a201-11f-05-ElephantsAndEpistemology

Intro to biological anthro f 2011 owen elephants and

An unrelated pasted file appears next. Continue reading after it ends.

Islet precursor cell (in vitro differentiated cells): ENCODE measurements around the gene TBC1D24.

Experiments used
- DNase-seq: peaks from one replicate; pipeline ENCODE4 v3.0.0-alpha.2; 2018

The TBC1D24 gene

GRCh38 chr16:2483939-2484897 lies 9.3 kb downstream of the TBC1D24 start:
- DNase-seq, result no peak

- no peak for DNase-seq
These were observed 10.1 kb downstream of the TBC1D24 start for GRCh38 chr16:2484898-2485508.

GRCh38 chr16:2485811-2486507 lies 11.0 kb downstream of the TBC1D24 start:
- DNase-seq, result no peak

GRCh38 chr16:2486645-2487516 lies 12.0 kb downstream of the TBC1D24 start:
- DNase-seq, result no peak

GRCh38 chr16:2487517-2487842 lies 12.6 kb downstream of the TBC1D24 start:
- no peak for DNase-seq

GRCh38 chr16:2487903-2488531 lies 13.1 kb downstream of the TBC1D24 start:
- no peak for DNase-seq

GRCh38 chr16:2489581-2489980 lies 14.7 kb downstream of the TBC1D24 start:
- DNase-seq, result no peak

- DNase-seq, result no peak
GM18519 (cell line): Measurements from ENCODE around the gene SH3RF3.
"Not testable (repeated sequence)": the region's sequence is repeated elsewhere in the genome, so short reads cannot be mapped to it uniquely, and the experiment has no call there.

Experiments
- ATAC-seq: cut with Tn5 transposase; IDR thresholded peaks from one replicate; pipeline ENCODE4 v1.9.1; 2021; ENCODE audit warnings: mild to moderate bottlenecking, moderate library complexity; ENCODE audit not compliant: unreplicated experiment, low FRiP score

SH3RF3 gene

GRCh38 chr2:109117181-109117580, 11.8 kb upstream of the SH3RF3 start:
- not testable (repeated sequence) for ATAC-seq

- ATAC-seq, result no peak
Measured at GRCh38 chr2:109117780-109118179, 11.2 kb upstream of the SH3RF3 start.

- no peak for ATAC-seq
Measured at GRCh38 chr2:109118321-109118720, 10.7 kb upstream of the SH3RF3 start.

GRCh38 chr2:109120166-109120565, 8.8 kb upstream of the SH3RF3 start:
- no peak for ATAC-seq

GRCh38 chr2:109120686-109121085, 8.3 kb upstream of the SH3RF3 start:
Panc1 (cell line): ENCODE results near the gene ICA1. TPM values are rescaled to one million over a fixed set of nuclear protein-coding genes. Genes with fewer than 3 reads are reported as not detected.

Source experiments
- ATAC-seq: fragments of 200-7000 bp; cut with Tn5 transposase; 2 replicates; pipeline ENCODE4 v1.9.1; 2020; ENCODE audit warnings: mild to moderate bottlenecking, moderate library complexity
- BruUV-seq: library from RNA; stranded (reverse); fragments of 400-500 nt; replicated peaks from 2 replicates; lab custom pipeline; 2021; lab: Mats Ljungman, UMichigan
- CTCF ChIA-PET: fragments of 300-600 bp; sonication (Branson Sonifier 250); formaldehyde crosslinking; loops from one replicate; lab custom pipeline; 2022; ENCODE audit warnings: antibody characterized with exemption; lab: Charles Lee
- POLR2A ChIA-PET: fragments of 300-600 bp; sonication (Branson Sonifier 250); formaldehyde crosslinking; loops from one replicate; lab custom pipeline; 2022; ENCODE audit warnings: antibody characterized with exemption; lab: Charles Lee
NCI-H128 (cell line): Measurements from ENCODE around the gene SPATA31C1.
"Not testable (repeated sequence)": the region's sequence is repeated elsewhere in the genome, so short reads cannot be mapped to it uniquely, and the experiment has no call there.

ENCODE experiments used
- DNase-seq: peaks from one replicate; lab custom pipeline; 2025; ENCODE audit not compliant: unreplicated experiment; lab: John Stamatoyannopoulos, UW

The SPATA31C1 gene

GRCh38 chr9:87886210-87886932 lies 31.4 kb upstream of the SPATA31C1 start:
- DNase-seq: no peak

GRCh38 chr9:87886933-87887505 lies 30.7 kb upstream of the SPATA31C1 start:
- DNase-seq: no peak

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Intro to Biological Anthro F 2011 / Owen: Elephants and epistemology p. 2 - Today, in areas outside of Uganda where the elephants are effectively protected, still “only 2% of the animals are tuskless.” - that is, where they are protected from poaching, little has changed - But today, in areas of severe poaching: - “Research at the Queen Elizabeth National Park, Uganda, showed that 15% of female elephants and 9% of males in the park were born without tusks” - A survey of elephants in Zambia’s North Luangwa National Park in 1997 found that over 38% of the elephants there have no tusks - what is going on here? - Before heavy poaching, tusks were favored by selection - they are useful for digging for food and water - for scraping the edible bark and cambium layer off trees - for self defense - and attracting mates - “Conservationists say an elephant without tusks is a crippled elephant.” - But because poachers kill elephants to get their tusks, selection against elephants with tusks is now severe - so the few tuskless individuals that are born each generation survive and breed without being bothered by poachers - a tuskless elephant is much more likely to survive long enough to leave offspring than a normal elephant with tusks - “…being tuskless is better than being dead…” - in other words, the selection pressure favoring tusklessness is very strong - The “tuskless” trait has gone from 1% or 2% to over 38% in Zambia in 70 years! - and this is in a species with very long generations - elephants don’t mate until they are 15 or 16 years old - so the “tuskless” trait has become 19 times more common in fewer than five generations! - recall that we were impressed by the finches’ beaks evolving at about 2% per generation - (each generation is 1 year, so 2% per year) - the frequency of tusklessness in these elephants is evolving at about 80% per generation! - (each generation is about 16 years, so about 4.4% per year) - this is rapid evolution, caught in the act. - and the change in environment (that is, heavy poaching for ivory) has been lasting, so the evolutionary effect is adding up - 70 years at 4.4% change per year accumulates to about 1900% (19 times)! - a similar trend was reported in 2005 for Asian elephants in China - if this continues, some wild populations of elephants may be virtually all tuskless within our lifetimes, or our children’s - while others in protected areas still almost all have tusks - since tusks are involved in attracting mates, - members of the tusked populations may tend not to mate with the tuskless ones -
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